The body is made of 55%-75% water, that’s why hydration is one of the top necessities of the human body. Under optimal conditions, the body can survive 30 days without food but only 4-10 days without water. Hydration is especially important to the athlete or average gym-goer because of massive sweat losses. If sweat losses aren’t replaced, the body cannot function as it goes into dehydration mode.
Fluid balance is essential to regulate body temperature, transport nutrients throughout the body, digest food, etc. Without water acting as a nutrient transport, body cells aren’t able to utilize these nutrients to function properly.
Detox! Water acts as a “detox” tool because it flushes toxins out of the body either through the digestive or urinary tract, and helps filter out the kidneys and liver. Nothing gets digestion flowing quite like water does because the it adds fluid to the colon to make things move smoothly.
Better calorie control can be accomplished through drinking more water because it helps you feel full without consuming any calories. It becomes a secret weapon for weight loss and dietary control for restricted diets.
Fight Fatigue. Water fuels the muscles the same way food does. When muscles begin to lose water, especially during exercise, (ah, sweat) they begin to fatigue. To power through the day better or to get through a workout without tiring out in the last mile or last set, drink some water to reenergize those muscles. It’ll also prevent aching muscles, joints, and prevent muscle strains, which is often associated with dehydration.
Not only does dehydration cause tired muscles, but also a tired mind. Occasionally that daily cup of coffee doesn’t do the trick and you feel like you could just crawl right back into bed. You’re probably dehydrated so try for a glass of water, or two, or maybe even three. It’ll improve your ability to focus and stay alert. Coffee worsens dehydration anyway.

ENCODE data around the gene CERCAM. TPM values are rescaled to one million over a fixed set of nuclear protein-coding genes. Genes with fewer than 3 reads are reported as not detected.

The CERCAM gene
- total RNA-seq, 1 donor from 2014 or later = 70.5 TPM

Hangover Relief. Just like coffee, alcohol dehydrates the body. Helping a hangover with water will rehydrate the body and lessen a headache. And that overall groggy and tired feeling.
Water provides cold support while it transports nutrients throughout the body. Body cells need extra nutrient supplies to help them work properly and combat sickness, and a little extra water can boost this process along.
Signs of Dehydration
Nausea, dry mouth, poor concentration, dizziness, headache, increased thirst, decreased or increased urination, dark yellow urine, lethargy (confusion), and increased or rapid heart rate. Make sure to be aware of these signs. If any of these appear, you’ll know how to nip them in the bud. Drink up, Bottoms up!
Risks associated with Dehydration
Dehydration can quickly accelerate into rising body temperatures, leading to heat exhaustion, heat stroke, and in worst cases death. Fluid losses are measured by decreases in body weight and losses even as little as 1% of total body weight can be associated with an elevation of core body temperature, which can damage the organs and tissues. Fluid loss of 3-5% of total body weight results in cardiovascular strain and impaired ability to dissipate heat. At 7% of total body weight lost can lead to collapse. So on, and so forth. Fluid losses, especially during sweat while exercising can cause detrimental affects on the body.
Electrolytes play a crucial role in the regulation of water distribution throughout the body. These electrolytes include: sodium, potassium, and chloride as well as minerals magnesium and calcium. Sodium has a major role in fluid regulation while potassium, chloride, and magnesium are essential for nerve conduction and muscle contraction. Any fluid imbalances can disturb body functions and physical performance.
A person’s water requirement is the volume required to replace urine losses. The adequate intake for water as set by the Food and Nutrition Board for total water intake (ages 19-30 years) is 3.7 L for men and 2.7 L for women. That’s about 7-8 16 oz water bottles for men and 5-6 16 oz water bottles for women.
For the active person, there are increased fluid requirements. It is especially encouraged to increase hydration while participating in hot or humid environments.
Before a Physically Active Session: Intake should be approximately 16 fl oz (.5 L) of a cool beverage 2 hours before session.
During Session: Intake should be frequent. 6-8 fl oz every 15 minutes. When intensity increases, intake more frequently. If signs of dehydration like increased thirst or dry mouth appear, drink more frequently. Keep fluids readily available because the thirst mechanism doesn’t function well when large amounts of water are lost.
After a Physically Active Session: Replenish fluids with at least 16 oz (.5 L) of fluid for every pound of body weight lost. The ideal fluid replacement drink depends on the duration and intensity of the session as well as the environmental temperature and the athlete. In the case of excessive sweating or extreme electrolyte loss, opt for a sports drink or coconut water instead of plain water.
Stay hydrated, drink up!